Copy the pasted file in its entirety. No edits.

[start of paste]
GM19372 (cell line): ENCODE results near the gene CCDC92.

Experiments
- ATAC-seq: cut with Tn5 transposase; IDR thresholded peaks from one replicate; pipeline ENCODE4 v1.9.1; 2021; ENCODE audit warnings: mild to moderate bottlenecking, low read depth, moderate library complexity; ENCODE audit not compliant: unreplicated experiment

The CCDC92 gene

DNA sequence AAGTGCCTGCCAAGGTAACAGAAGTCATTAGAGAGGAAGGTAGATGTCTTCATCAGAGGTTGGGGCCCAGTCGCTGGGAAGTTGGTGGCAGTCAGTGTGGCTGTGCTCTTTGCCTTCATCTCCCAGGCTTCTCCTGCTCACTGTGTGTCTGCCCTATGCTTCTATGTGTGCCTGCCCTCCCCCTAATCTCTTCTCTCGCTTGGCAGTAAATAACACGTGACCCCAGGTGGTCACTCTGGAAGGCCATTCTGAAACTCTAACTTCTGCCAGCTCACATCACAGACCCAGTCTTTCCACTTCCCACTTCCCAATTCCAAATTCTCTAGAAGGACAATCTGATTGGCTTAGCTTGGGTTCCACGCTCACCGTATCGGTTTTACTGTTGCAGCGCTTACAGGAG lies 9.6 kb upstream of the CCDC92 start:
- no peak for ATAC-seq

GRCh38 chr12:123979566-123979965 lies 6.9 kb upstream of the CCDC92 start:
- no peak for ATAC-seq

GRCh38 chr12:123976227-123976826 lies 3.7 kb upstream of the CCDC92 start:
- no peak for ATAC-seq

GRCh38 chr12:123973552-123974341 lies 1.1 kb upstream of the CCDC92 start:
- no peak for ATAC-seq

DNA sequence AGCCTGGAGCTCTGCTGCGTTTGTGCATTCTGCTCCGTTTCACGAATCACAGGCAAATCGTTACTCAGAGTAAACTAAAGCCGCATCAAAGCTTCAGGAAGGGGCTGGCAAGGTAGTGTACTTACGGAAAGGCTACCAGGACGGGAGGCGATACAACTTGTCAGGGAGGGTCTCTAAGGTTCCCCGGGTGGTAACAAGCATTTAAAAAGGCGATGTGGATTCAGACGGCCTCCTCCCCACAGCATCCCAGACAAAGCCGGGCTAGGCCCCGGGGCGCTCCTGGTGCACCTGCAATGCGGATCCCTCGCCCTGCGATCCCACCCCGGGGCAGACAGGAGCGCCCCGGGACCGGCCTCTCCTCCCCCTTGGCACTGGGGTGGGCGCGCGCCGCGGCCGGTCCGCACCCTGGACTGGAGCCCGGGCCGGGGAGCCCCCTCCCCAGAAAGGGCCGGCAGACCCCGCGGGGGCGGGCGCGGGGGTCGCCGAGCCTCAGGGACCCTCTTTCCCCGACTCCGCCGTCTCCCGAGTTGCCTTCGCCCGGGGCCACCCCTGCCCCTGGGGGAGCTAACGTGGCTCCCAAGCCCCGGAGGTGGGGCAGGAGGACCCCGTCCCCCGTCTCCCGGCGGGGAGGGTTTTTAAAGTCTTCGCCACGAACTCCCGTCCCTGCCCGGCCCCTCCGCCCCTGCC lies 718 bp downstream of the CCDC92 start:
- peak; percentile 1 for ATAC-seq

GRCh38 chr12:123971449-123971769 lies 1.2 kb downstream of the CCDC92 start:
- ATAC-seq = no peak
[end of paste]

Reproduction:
GM19372 (cell line): ENCODE results near the gene CCDC92.

Experiments
- ATAC-seq: cut with Tn5 transposase; IDR thresholded peaks from one replicate; pipeline ENCODE4 v1.9.1; 2021; ENCODE audit warnings: mild to moderate bottlenecking, low read depth, moderate library complexity; ENCODE audit not compliant: unreplicated experiment

The CCDC92 gene

DNA sequence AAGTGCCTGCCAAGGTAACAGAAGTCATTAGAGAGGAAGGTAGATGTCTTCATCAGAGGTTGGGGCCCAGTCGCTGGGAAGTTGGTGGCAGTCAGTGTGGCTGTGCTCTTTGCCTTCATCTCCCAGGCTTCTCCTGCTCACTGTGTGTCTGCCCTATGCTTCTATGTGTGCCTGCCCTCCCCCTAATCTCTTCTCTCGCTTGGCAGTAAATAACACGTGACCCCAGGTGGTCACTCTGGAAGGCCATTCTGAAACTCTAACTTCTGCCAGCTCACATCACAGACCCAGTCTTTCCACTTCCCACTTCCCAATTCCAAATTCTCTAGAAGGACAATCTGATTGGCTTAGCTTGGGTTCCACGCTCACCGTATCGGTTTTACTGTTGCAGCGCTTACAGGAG lies 9.6 kb upstream of the CCDC92 start:
- no peak for ATAC-seq

GRCh38 chr12:123979566-123979965 lies 6.9 kb upstream of the CCDC92 start:
- no peak for ATAC-seq

GRCh38 chr12:123976227-123976826 lies 3.7 kb upstream of the CCDC92 start:
- no peak for ATAC-seq

GRCh38 chr12:123973552-123974341 lies 1.1 kb upstream of the CCDC92 start:
- no peak for ATAC-seq

DNA sequence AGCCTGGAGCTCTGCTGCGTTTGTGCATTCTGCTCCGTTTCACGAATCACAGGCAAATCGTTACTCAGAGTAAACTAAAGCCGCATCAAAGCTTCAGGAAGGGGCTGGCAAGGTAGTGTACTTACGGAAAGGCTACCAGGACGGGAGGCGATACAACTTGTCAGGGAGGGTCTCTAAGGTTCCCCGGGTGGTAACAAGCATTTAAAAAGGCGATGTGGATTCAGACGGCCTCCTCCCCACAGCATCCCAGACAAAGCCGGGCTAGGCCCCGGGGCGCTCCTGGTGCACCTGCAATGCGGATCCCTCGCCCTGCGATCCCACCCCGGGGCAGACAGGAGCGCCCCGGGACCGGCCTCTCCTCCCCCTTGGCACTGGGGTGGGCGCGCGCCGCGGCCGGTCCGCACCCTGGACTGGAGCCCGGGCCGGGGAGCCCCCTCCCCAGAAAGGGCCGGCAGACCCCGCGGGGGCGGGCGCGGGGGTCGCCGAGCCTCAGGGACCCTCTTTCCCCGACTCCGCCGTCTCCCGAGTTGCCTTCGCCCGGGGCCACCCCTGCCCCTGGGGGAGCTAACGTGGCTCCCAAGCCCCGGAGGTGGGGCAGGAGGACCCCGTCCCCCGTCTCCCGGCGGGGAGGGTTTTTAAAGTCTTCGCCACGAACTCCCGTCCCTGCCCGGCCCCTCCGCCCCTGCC lies 718 bp downstream of the CCDC92 start:
- peak; percentile 1 for ATAC-seq

GRCh38 chr12:123971449-123971769 lies 1.2 kb downstream of the CCDC92 start:
- ATAC-seq = no peak